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Torvalds Misses the Virtualization Boat

Linus Torvalds doesn't think virtualization is a transformational technology. I'm a big Torvalds fan in general, but in this case, the founder of the Linux OS is simply dead wrong. Here's what he said in an interview with the Linux Foundation:

"Jim Zemlin: Virtualization. Game-changer? Not that big of a deal?

Linus Torvalds: Not that big of a deal.

Jim Zemlin: Why do you say that?

Linus Torvalds: It's been around for probably 50 years. I forget when IBM started offering virtualization on their big hardware. Maybe not 50 years, but it's been all around for decades and it's very interesting in niche markets - I think the people who expected to change things radically are just fooling themselves.

I'd say that the real change comes from new uses, completely new uses of computers and that might just happen because computers get pushed down and become cheaper and that might change the whole picture of operating systems.

But also, I'd actually expect that new form factor is in new input and output devices. If we actually end up getting projection displays on cell phones, that might actually change how people start thinking of hardware and that, in turn, might change how we interact and how we use operating systems. But virtualization will not be it."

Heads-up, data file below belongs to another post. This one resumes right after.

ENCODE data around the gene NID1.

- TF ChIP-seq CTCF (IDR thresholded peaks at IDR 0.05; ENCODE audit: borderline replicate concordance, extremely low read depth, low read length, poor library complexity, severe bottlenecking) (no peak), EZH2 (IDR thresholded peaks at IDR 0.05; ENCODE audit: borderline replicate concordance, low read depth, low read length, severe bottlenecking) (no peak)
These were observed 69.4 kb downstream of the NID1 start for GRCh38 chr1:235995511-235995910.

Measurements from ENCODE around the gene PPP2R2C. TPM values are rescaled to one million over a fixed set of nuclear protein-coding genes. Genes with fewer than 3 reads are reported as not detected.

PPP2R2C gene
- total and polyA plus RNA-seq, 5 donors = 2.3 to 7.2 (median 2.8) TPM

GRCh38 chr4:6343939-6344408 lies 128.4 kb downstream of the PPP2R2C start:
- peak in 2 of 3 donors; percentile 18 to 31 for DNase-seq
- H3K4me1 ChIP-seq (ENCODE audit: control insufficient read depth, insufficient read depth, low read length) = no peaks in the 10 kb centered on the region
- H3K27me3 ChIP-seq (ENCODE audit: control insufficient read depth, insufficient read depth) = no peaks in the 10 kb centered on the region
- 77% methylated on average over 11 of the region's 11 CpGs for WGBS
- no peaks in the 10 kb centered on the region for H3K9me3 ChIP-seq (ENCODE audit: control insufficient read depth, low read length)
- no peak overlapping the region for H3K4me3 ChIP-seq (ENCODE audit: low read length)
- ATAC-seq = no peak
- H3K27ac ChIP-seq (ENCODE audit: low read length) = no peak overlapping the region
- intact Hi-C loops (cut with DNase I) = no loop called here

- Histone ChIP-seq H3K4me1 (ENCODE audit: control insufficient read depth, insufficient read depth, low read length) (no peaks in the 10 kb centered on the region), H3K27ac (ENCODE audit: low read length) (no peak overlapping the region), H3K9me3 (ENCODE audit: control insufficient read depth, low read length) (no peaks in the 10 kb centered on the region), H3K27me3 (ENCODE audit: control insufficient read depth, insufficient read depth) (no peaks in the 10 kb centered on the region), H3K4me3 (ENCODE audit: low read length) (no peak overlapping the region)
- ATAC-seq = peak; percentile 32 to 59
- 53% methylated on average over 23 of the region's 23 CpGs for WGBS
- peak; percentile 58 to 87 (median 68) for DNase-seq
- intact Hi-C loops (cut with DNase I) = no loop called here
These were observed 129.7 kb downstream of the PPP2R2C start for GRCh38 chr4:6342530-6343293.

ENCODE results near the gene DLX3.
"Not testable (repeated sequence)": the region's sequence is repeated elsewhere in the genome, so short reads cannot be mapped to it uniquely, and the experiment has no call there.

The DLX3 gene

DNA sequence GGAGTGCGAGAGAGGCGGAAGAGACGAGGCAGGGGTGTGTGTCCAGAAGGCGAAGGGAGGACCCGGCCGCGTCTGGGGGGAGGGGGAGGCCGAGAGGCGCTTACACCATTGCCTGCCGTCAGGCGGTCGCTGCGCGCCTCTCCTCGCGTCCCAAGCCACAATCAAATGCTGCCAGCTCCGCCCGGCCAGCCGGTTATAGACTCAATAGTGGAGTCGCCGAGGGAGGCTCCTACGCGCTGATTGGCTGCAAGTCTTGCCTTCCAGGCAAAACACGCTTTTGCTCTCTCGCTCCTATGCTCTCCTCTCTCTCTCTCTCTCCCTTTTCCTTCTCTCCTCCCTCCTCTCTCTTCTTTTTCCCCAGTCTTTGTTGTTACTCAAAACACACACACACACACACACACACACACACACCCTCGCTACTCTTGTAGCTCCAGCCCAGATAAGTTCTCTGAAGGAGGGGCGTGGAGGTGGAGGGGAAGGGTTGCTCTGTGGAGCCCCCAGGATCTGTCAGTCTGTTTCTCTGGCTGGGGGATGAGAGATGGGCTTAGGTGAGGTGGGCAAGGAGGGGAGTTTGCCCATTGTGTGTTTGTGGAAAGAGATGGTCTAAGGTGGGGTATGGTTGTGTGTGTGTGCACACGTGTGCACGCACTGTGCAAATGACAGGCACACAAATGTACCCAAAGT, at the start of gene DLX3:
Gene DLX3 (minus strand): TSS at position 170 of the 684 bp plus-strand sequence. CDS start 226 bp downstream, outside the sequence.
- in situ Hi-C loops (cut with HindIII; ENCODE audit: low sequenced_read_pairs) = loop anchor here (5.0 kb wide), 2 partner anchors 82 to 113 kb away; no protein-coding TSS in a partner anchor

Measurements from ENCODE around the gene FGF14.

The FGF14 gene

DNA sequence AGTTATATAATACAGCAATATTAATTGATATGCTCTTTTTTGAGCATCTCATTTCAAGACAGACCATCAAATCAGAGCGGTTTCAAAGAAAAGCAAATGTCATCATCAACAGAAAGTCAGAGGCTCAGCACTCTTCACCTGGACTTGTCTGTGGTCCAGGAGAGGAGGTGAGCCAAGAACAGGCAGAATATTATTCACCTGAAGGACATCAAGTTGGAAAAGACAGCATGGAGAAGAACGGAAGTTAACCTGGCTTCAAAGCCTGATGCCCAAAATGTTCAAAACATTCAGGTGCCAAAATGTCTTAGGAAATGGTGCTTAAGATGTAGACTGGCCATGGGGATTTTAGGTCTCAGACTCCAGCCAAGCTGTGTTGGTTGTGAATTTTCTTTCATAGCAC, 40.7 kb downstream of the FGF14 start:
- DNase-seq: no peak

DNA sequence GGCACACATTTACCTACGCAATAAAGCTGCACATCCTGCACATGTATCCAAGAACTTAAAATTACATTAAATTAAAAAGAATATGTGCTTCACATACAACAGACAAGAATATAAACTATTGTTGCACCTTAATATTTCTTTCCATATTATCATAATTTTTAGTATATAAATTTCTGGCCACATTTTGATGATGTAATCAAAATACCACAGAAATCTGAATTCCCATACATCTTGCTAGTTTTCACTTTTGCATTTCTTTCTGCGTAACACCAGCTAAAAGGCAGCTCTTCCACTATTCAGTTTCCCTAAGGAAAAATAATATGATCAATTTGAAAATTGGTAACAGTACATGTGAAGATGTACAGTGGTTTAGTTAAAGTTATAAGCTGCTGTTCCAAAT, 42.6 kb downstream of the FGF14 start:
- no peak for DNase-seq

I don't know if he's just ignorant of the virtualization market, but his comments couldn't be further off the mark. It's my strong belief that virtualization will change everything, and soon. We're breaking away from the old way of thinking about software and hardware, and that they have to be married in a certain way. I've talked to admins whose entire thought processes changed once his environment moved to VMware ESX Server (in fact, I wrote a case study story about one for an early issue of the forthcoming magazine.) And I'll be working on a video story for this website for later this month about how a device from NComputing can allow multiple users (in this case, Baltimore schoolchildren) to share the resources of one ordinary desktop computer.

That kind of innovation is starting to take hold in the industry. It's incredibly exciting, and Torvalds doesn't see it. Ironic that a visionary as highly regarded as he (with good reason) is so narrow when it comes to virtualization.

Posted by Keith Ward on 02/08/2008 at 12:48 PM


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